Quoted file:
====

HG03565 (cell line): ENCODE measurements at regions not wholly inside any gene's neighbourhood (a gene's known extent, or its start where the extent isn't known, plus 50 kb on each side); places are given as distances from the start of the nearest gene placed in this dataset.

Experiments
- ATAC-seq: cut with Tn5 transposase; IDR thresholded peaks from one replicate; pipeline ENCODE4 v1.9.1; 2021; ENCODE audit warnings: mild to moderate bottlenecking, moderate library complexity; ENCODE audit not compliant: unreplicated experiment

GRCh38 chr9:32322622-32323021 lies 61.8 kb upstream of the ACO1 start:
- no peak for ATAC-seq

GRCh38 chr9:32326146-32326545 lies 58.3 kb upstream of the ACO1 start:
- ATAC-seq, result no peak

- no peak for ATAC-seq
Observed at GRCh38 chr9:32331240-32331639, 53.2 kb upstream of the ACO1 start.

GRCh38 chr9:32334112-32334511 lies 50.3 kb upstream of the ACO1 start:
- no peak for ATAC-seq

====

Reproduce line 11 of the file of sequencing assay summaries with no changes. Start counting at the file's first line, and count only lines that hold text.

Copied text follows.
- no peak for ATAC-seq